Test Center engineers priced out the startup costs for a basic customized e-commerce solution, comparing an open-source-based solution directly against a set of comparable Microsoft products. Without question, it is initially cheaper to get started with the open-source solution and most likely easier to generate integration revenue from it.
When developers are looking to craft a custom solution based on low-level enhancements at the operating system level or look to integrate normally noncompatible applications, open-source provides the freedom to fully customize any aspect of an integration.
But a major consideration is ongoing costs, for both the VAR and the customer.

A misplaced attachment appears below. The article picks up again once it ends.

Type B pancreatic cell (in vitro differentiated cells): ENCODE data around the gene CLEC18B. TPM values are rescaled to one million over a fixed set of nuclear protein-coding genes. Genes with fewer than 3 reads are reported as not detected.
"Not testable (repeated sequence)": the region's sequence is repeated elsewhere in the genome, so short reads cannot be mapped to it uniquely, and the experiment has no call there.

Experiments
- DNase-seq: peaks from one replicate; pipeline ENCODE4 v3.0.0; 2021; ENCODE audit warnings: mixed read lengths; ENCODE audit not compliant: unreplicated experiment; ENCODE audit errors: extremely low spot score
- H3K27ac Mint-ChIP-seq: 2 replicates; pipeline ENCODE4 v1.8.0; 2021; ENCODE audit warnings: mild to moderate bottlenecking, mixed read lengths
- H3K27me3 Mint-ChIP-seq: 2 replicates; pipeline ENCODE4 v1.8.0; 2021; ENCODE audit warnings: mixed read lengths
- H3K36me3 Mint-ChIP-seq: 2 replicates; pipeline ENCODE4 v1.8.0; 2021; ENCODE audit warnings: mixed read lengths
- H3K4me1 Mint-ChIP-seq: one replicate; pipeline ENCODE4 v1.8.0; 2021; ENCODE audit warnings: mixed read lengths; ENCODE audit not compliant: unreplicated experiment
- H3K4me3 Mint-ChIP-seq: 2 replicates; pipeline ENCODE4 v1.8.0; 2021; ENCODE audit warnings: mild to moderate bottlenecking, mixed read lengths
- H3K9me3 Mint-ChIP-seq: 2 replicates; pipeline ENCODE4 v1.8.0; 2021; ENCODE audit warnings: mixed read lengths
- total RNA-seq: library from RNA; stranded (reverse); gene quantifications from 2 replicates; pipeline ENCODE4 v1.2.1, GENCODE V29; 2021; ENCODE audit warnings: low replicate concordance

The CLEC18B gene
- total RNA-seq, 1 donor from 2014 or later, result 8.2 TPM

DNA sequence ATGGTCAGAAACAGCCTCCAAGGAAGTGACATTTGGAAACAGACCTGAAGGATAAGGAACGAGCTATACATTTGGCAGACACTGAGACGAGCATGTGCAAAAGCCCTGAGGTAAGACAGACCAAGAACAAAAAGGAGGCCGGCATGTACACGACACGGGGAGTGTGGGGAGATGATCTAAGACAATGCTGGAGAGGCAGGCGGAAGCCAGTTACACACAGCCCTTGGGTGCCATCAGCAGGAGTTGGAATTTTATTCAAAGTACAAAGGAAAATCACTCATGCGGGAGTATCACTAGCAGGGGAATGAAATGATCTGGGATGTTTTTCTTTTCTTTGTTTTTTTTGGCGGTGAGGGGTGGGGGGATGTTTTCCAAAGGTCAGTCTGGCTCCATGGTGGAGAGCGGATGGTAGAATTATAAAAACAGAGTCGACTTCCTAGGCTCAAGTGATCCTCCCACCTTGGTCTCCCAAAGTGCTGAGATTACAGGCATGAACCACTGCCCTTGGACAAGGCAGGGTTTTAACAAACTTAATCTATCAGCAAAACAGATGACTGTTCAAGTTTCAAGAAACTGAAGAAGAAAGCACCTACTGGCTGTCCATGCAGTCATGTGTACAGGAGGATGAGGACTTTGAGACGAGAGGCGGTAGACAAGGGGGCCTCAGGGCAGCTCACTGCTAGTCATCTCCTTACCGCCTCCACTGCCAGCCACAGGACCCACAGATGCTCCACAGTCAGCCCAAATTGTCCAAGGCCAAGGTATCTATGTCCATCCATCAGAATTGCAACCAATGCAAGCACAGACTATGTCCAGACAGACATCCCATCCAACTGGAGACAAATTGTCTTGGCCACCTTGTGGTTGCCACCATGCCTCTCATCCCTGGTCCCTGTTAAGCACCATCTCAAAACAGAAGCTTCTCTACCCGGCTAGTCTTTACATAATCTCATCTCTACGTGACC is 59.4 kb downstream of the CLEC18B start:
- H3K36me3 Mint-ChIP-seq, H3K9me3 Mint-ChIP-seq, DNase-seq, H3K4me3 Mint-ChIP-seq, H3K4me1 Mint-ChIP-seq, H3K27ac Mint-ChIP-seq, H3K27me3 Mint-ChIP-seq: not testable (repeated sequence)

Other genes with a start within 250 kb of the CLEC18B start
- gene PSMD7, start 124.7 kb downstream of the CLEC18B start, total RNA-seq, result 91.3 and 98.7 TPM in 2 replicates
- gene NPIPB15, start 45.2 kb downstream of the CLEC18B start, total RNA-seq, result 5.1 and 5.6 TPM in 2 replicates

Yes, there is an abundance of freedom with open-source. However, those who customize open-source products often create their own standards or practices. This may sound attractive at first since it can make customers very dependent. Yet it can also make solution providers vulnerable on two fronts.
First, solution providers can become a target of a smart competitor's marketing message that points out to the customer that it's being held hostage. Also, solution providers may find that the cost of supporting open-source increases drastically if a key developer leaves the company and a new employee has to be trained.
In contrast, solution providers that do a custom complex integration leveraging commercially certified employees offer a uniformity that allows a new employee, or new solution provider, to pick up where someone else may have left off.